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Frequently Asked Questions

Why is compliance with customs regulations important?

Firstly, it ensures the smooth flow of goods across borders, minimizing delays and avoiding disruptions in your supply chain. Compliance is essential for businesses to avoid hefty fines, legal issues, and potential loss of import/export privileges from customs authorities, which can result from violations of customs laws. Submitting a customs declaration is the legal act of placing goods under customs supervision. The data submitted in these declarations can present significant risk for companies involved in cross border trade

Also, adhering to customs law and regulations supports fair trade practices by ensuring that all businesses operate under the same rules, creating a level playing field within the internal market of the EU. Therefore, understanding and complying with customs regulations is not only a legal obligation but also a critical component of successful international and sustainable trade

What is the biggest compliance risks I can face when submitting a customs declaration?

When submitting a customs declaration, several significant compliance risks can arise, which could have serious implications for your business. One of the primary risks involves the misclassification of goods, where incorrect tariff codes are applied, leading to improper duties and taxes being assessed and other product specific regulatory rules being missed. This misclassification can result in fines, penalties, and delays in clearance.

Additionally, inaccuracies in the declared value of goods and origin of goods can attract scrutiny and penalties for underpayment of duties and VAT. This can lead to significant financial penalties many years after your goods have been customs cleared.

Another major risk is the failure to provide complete and accurate documentation, which can lead to the seizure or holding of goods at customs. Non-compliance with specific country regulations regarding prohibited or restricted items can also lead to severe legal consequences, including criminal charges. Moreover, consistent errors or discrepancies in declarations can flag your business for customs or tax audits, increasing operational costs and demanding extensive time and resources to resolve compliance issues. Therefore, meticulous attention to detail and an up-to-date understanding of applicable customs regulations are essential to mitigate these risks.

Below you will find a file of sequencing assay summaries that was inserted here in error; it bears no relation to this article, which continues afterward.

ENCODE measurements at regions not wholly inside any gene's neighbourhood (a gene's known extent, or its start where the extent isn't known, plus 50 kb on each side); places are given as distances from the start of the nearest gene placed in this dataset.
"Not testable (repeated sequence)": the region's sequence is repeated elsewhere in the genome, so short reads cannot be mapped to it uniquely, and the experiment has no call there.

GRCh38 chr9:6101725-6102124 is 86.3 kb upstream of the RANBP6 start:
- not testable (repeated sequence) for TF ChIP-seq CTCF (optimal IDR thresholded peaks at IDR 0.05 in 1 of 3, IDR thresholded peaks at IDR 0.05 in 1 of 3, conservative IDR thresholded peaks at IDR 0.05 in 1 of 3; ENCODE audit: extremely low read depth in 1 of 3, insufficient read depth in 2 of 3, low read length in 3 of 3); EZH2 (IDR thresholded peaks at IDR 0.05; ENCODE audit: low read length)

Have I any post clearance obligations or liabilities, after my goods have been delivered to my customer?

After your goods have been delivered to your customer, you indeed have ongoing post-clearance obligations and liabilities that must be managed to ensure full compliance with customs regulations. These responsibilities include maintaining accurate records of transactions, documents, and declarations for a specified period, which varies by country but is typically several years. In the EU, you have a minimum of 3 years post clearance obligations to ensure your customs declaration data is compliant. For VAT compliance it is higher and will differ throughout EU member states.

This record-keeping is crucial for potential audits by customs authorities to verify the correctness of paid duties or VAT and compliance with import/export regulations. Additionally, if discrepancies or infractions are discovered after delivery—such as underpayment of duties or VAT, misclassification of goods, or non-compliance with licensing requirements—you may be liable for retrospective penalties, additional duties, or other legal consequences. Ensuring your customs declaration has all the correct data inputted at source, and individual system automated compliance checks on key data inputs is applied, will significantly reduce your post clearance compliance exposure.

Who can submit customs declarations in the EU and UK?

There are no licencing requirements in the EU or UK to submit customs declarations to customs authorities’ systems. Manufactures, buyers or sellers of products can submit customs declarations as well as customs agents. You must use a software system integrated with customs authorities to send these declarations If you use a customs agent to submit customs declarations on your behalf, you must ensure they are empowered to do so by signing a direct or indirect representative form.

Representatives who fail to state that they are acting as a representative or who cannot produce evidence of empowerment, will be deemed to be acting in their own name and on their own behalf. Consequently, will also be the debtor in respect of any customs debt arising (including any debt arising from a subsequent audit).